Case study

Niteworks 3: Developing Joint Battlespace Management capability

To develop a Joint Battlespace Management capability through assurance, competency and future improvement.

A room that shows many service personnel at work in Joint Battlespace Management.
MOD Crown Copyright

Background

Battlespace Management (BM) is a fundamental enabler for Joint Action as it allows the synchronisation of military capability in time and space to improve overall operational capability, and reduce the incidence of unintended consequences such as fratricide. It is simple in concept but often highly complex to deliver. Previously, BM has been a matter largely dealt with within the ‘stovepipes’ of maritime, land and air operations, but there are increasing encroachments across environmental boundaries and this trend is continuing. In addition, commanders are increasingly aware of the operational advantage that integration across the Joint Force brings.

Niteworks Task

Niteworks was commissioned by Joint Forces Command (JFC), Joint Warfare to provide a critical overview of Joint BM (JBM) and make recommendations to improve assurance, develop a competency framework, supporting toolset and a blueprint for future improvement.

How did Niteworks approach the task?

As industry have the breadth and depth of knowledge of BM across all of the seven dimensions of battlespace and deliver BM training, their input was invaluable in ensuring a truly comprehensive analysis of JBM concepts, doctrine and current practice.

Niteworks conducted one-to-one engagements with key stakeholders, workshops with industry and the user community, and identified a number of shortcomings that are drivers for change, to which potential solutions were developed and refined.

Evidence was found of shortcomings in enterprise level governance and management of JBM which are the product of single-Service stovepipes that generate incoherence. This adversely affects capability development and safety assurance. Niteworks identified incoherence in the distributed model that has evolved which may compromise safety, such as the lack of a single process for hazard capture and stove-piped training governance. This could be addressed by adopting a single safety system for JBM.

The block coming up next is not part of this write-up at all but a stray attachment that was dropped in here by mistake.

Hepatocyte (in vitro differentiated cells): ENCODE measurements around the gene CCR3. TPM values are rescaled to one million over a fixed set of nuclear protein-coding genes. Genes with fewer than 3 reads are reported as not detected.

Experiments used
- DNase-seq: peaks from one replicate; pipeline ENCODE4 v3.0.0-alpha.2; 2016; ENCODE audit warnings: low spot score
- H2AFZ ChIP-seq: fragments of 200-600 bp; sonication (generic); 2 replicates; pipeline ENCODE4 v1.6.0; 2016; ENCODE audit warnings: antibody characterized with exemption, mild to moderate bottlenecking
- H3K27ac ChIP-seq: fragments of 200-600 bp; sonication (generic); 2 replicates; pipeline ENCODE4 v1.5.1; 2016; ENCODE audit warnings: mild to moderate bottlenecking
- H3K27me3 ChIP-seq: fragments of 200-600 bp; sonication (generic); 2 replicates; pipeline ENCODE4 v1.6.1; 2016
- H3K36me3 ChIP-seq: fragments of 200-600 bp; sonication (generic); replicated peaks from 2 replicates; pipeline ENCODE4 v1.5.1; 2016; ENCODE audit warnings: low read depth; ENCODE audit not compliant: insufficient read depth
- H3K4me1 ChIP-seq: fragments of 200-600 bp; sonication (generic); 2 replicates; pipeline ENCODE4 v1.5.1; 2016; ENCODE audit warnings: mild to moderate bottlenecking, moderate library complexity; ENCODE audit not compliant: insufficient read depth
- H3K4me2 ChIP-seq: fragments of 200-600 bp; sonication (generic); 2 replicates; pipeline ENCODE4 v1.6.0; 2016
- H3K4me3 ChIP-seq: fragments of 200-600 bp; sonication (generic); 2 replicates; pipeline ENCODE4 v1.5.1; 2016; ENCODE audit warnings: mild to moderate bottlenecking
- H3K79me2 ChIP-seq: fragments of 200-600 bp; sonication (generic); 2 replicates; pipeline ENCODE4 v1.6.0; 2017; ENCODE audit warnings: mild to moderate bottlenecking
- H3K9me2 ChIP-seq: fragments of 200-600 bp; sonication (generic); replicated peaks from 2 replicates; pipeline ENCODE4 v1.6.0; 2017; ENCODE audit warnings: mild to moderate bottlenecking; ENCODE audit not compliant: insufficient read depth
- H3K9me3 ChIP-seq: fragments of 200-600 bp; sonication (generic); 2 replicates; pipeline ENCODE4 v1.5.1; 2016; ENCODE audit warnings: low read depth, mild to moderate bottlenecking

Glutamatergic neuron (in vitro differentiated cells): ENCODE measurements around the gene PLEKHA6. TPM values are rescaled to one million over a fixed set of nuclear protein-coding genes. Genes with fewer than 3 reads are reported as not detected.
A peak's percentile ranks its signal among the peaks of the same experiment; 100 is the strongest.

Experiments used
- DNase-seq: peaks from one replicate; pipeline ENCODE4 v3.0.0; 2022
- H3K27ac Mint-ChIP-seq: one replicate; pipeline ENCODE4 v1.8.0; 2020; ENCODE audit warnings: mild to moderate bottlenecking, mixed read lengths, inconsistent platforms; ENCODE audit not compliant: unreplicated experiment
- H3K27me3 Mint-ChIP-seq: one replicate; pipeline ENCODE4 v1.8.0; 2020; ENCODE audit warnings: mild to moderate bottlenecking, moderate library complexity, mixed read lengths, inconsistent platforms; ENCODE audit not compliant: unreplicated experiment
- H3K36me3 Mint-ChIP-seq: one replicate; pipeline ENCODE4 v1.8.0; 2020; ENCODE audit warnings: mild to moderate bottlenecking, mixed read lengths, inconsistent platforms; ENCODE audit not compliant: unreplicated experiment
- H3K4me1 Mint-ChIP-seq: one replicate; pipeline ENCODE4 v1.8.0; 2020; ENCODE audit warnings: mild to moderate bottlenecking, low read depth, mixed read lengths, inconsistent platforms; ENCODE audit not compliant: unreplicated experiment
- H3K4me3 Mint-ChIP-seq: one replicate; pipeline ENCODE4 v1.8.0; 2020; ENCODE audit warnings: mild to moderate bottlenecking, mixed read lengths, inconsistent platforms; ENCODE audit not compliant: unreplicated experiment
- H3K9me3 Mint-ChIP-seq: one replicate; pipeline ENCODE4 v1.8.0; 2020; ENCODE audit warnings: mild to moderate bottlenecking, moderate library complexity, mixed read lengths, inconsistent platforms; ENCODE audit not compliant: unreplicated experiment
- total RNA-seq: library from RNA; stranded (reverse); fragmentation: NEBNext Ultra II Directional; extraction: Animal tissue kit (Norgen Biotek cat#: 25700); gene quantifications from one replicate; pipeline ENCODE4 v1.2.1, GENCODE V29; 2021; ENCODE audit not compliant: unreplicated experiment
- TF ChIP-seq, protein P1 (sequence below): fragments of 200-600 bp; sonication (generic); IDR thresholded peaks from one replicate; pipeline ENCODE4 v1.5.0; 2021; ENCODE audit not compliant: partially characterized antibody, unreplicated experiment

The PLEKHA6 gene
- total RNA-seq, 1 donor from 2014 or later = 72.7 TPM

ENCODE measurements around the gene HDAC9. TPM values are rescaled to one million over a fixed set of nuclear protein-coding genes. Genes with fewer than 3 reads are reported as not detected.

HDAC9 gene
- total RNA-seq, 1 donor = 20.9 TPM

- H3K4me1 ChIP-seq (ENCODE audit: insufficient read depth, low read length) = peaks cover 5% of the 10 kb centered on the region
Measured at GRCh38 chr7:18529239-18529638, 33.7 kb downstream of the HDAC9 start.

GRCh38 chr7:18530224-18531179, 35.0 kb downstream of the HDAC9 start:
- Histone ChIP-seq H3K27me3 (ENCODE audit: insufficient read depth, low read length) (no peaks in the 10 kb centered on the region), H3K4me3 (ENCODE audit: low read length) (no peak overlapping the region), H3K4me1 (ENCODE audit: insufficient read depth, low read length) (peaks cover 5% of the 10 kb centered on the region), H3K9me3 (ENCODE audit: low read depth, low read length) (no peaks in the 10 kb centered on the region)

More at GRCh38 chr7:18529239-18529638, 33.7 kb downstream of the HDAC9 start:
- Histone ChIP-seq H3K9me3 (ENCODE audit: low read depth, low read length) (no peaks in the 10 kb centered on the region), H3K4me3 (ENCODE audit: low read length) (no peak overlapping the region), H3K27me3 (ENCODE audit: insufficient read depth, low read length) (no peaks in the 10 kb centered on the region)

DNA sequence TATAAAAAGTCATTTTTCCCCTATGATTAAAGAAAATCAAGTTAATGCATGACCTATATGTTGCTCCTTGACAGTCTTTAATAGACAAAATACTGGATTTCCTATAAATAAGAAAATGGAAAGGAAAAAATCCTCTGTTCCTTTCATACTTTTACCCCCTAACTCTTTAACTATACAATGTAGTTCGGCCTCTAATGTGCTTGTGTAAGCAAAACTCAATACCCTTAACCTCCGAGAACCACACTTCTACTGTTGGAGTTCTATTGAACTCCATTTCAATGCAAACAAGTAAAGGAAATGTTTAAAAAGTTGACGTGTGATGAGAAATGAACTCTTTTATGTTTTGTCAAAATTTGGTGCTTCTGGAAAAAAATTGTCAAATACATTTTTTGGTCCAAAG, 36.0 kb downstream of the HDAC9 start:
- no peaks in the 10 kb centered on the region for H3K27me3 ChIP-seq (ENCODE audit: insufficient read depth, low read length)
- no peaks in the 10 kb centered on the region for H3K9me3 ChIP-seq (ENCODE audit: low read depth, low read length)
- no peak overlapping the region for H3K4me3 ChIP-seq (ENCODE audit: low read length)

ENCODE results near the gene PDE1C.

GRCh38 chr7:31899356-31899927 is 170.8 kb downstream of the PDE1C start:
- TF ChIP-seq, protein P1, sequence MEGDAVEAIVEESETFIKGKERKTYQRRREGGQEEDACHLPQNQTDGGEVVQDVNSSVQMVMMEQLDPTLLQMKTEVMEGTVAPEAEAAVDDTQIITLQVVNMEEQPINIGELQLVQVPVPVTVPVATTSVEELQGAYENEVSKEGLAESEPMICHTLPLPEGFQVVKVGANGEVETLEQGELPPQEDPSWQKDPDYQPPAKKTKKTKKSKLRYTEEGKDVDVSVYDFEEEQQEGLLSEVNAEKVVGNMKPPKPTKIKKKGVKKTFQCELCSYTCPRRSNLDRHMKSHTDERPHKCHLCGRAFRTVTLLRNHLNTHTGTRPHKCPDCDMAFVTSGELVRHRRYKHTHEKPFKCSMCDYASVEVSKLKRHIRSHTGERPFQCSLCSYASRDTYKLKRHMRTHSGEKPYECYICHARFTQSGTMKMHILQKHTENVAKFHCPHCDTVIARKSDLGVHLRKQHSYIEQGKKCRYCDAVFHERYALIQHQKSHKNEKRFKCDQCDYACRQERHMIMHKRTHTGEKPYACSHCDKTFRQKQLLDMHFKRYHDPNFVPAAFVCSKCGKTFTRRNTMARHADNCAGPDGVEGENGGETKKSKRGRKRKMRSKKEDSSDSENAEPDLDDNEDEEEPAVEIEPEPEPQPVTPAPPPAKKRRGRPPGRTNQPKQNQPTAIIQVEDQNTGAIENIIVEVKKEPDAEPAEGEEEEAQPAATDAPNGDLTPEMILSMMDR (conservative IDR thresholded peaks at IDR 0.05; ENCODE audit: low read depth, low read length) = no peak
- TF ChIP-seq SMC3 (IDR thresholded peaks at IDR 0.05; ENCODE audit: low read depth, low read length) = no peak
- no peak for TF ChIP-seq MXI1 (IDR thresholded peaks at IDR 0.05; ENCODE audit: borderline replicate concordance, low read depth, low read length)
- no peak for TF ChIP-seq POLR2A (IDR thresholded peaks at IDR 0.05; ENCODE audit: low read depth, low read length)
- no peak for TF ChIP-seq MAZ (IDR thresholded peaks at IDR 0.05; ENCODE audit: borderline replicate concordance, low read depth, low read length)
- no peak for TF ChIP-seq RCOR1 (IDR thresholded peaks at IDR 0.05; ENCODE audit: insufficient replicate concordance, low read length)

Training has evolved without effective analysis, doctrine, governance or assurance and there is a more fundamental gap - the lack of a JBM competency framework - which, if addressed, would provide a sound platform on which a more coherent training strategy could be built. Furthermore, BM systems have been derived for single-Service purposes and JBM functionality is often marginal to those systems and incomplete. There is no single view of the system requirement, such as that provided by an endorsed architecture, and this has led to incoherence and capability gaps.

What was the outcome?

The findings were drawn together developing a draft vision; draft concept of development and draft delivery programme focusing on:

Concepts and Doctrine; Training; Information and Governance.

The Niteworks JBM project has been the catalyst for increased vigour in the development of JBM in Defence and there has been broad progress across the domain in the twelve months since the report was published. The competency framework, potentially the most innovative of Niteworks’ recommendations, has been the subject of a detailed study by QinetiQ and is being taken forward by JFC Joint Warfare to the next stage of implementation.

What were the benefits?

  • the vision, with its supporting blueprint and plan, provided the MOD with a clear path for JBM capability development
  • the proposed competency framework supports the selection and training of JBM staff, thus reducing wastage and nugatory training expenditure
  • the recommendations for safety reduce the risk to life and the MOD’s reputation
  • increased operational effectiveness and reduced operational risk through these recommendations
Published 28 March 2018